Pages

Wednesday, October 8, 2014

When Sunk Costs Help

When Sunk Costs Help
I love my little sister. After our parents divorced, we became modern day latchkey kids. We spent every weekday afternoon after school hanging out and playing mancala and watching t.v. And, yeah, back then I sort of tortured her, too. But in a loving, big-brother kind of way. The funny thing is that we grew up into such different people, even though we were raised in the same household. My sister is completely health conscious, hiking all over the place and eating organic foods; but exercise and diet are a constant struggle with me. I'm obsessed with finances and investments, while my sister would rather be doing something, maybe anything, else.

Monday, September 22, 2014

Social Capital vs. Financial Capital

Social Capital vs. Financial Capital
Today I'm on the roundtable of the Stacking Benjamins podcast, along with Len PenzoGreg McFarlane, and Joe Saul-Sehy. We're talking about retirement, ownership trends of certain assets, and when you might be saving too much. It is my very first podcast and, go figure, immediately after having me on the show, Stacking Benjamins won the Plutus Award for "Best Podcast". Coincidence? 

If you have an hour to burn, click here to give it a listen. And if you just want to skip to the roundtable, you can fast forward to 11:15. And...back to the blog.

Sunday, September 7, 2014

Convenient Narratives

Last month I wrote about an NPR podcast that outlined how the real cost of education is not rising all that dramatically. In inflation adjusted dollars, the amount may be going down slightly. This is not the narrative we hear when we turn on the television or radio. We hear about skyrocketing tuition and fees that the average American family simply cannot keep up with. The truth is trickier than that. But I suspect that we're more comfortable hearing news stories and statistics that confirm what we already think: confirmation bias at work.

Monday, August 25, 2014

Is College Really Getting More Expensive?

Thanks to my only real source of news, NPR podcasts, I learned that the cost that college students are paying for tuition isn't rising very fast at all. This story from Planet Money tells a very different narrative than the one I'd been hearing for years. So I was skeptical. But as the good folks at NPR make clear, the disparity makes sense. There are two costs being tracked: the sticker price, which is the cost that colleges list on their official websites, and the net price, the average price that students actually end up paying. So while the sticker price is increasing, most students do not pay the sticker price.

Sunday, August 10, 2014

I Am Miley Cyrus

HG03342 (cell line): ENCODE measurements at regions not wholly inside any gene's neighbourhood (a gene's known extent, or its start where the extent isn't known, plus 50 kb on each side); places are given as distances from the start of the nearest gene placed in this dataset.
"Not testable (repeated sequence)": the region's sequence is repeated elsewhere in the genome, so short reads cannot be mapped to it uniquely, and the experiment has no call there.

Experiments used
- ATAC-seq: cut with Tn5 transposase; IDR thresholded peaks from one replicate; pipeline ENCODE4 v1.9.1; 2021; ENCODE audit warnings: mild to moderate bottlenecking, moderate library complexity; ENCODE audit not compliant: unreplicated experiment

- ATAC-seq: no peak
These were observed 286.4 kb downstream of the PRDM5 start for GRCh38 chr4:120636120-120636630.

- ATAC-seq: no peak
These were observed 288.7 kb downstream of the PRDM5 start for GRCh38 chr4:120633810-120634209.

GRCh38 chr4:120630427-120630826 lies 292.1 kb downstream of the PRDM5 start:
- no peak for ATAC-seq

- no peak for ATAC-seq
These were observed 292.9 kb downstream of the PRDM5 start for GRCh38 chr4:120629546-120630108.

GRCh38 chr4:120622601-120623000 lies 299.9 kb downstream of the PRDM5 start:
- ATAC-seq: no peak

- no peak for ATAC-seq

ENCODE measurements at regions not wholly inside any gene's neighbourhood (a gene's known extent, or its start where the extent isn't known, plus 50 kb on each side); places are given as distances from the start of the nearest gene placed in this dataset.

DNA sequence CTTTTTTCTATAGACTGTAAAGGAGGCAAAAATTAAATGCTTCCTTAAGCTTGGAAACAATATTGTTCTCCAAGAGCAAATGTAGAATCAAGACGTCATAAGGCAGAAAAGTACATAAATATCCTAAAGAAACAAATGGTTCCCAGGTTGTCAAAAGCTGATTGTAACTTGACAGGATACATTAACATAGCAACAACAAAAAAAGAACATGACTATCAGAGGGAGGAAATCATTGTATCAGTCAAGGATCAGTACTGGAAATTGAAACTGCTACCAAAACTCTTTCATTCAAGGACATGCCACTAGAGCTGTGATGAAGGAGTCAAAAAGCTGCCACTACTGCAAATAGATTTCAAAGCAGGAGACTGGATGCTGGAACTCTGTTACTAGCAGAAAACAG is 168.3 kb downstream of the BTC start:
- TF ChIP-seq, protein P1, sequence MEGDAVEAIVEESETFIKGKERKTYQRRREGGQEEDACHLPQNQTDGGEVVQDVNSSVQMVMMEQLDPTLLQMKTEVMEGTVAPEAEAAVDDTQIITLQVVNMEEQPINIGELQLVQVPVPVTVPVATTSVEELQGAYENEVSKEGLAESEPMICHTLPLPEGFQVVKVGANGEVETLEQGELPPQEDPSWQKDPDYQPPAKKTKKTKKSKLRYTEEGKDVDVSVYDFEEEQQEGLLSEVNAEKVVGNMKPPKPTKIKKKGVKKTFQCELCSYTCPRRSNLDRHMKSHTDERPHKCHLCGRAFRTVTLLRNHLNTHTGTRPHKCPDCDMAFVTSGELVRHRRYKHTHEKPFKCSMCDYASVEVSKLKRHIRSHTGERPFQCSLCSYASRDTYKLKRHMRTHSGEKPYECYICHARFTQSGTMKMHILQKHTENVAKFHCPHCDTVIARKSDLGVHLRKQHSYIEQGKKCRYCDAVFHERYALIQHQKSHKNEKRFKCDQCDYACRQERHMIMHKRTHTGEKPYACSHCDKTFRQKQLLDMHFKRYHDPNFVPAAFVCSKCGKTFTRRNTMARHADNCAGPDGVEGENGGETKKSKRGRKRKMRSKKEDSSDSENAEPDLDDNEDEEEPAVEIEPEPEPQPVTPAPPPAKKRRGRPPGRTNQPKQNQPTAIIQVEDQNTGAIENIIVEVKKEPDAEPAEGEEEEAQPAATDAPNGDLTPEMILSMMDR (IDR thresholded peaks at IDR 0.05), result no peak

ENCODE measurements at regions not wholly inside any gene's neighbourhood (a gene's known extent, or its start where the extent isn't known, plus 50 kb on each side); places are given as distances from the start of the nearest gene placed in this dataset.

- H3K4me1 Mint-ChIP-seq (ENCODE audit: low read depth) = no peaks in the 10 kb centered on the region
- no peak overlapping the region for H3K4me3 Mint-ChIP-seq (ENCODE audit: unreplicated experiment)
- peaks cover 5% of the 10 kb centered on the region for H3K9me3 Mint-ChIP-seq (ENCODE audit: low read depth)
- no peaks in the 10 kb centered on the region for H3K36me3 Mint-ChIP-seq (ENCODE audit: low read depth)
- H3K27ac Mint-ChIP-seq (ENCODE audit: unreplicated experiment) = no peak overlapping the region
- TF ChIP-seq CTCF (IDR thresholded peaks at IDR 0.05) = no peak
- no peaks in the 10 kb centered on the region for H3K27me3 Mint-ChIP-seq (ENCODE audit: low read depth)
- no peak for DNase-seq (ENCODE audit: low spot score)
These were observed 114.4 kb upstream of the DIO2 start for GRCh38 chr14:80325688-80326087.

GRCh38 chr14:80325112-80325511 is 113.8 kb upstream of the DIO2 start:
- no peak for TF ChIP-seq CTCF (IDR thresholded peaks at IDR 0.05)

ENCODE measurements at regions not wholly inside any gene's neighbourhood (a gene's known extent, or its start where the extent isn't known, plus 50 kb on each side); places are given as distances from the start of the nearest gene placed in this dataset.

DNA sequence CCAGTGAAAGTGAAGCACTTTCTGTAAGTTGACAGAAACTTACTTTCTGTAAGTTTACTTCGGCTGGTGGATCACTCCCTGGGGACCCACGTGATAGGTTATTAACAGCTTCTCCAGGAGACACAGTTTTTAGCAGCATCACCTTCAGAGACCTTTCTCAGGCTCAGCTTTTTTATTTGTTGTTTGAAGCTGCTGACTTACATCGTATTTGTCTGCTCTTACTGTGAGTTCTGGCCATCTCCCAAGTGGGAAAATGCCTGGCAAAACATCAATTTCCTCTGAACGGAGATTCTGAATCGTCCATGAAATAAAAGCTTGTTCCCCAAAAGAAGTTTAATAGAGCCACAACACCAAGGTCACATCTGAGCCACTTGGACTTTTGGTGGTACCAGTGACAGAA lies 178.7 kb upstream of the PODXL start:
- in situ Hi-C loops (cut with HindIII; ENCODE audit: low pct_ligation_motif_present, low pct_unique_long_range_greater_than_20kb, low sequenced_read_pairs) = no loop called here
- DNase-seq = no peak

A quick note: I offered to write about any subject whatsoever if someone could get my comments to show up again on other blogs. EcoCatLady came to the rescue with a tip on Akismet, which was great, but then she took me up on my offer to do an in-depth analysis of Miley Cyrus' cover of "Jolene", which was terrifying. I mean, it's cute to say you can write 800 words on an ironic subject. Then someone calls your bluff, and you have to stare into your computer monitor and face the hard the truth: you only have about 80 words in the hopper, and they are not even good words. But, a promise is a promise, so it's time to give it the old college try. Lord help us.

Sunday, July 27, 2014

Why Aren't We Getting Better With Money?

Why Aren't We Getting Better With Money
Cry for help: a few months ago, I noticed a lot of my comments weren't showing up on my favorite blogs. Apparently, WordPress thinks I am a spam bot. (This likely says something about the quality of my comments.) So, if you think I've stopped reading and commenting on your blog, it's likely that my comments are getting caught in a spam filter. If someone can fix this for me, I will write a post (on my blog or yours) on any subject you want. Want an in-depth analysis on Miley Cyrus' cover of "Jolene"? You got it. Want me to wax poetic about "In Living Color" and the sad, slow death of live sketch comedy? No problem. Just help me fix my computer problems and I'll gladly whore out my writing. And...back to the post.

Sunday, July 13, 2014

Trickle Down Consumption

Trickle Down Consumption
I was driving to a kickball game the other day, when I heard a cool story on Marketplace about those little white oval stickers with two big letters that people sometimes put on their bumpers. You know, "GB" for Great Britain, or "F" for France, stating the places the driver has visited, or where he's from. The stickers were created by the UN back in the 1940s, in Europe. There were so many drivers from other parts of the world that the United Nations created the stickers as an easy way to identify the country the driver was from. The reporter notes that, "in the US, they became a status symbol: EH for East Hampton, or AK for Nantucket. Secret codes that said the driver of this car lives or vacations in America's most elite resorts." These days, the stickers are a way to brag about the cool places you've been, or a flag you can send up as a beacon, hoping others from your home town might be living in this new place with you.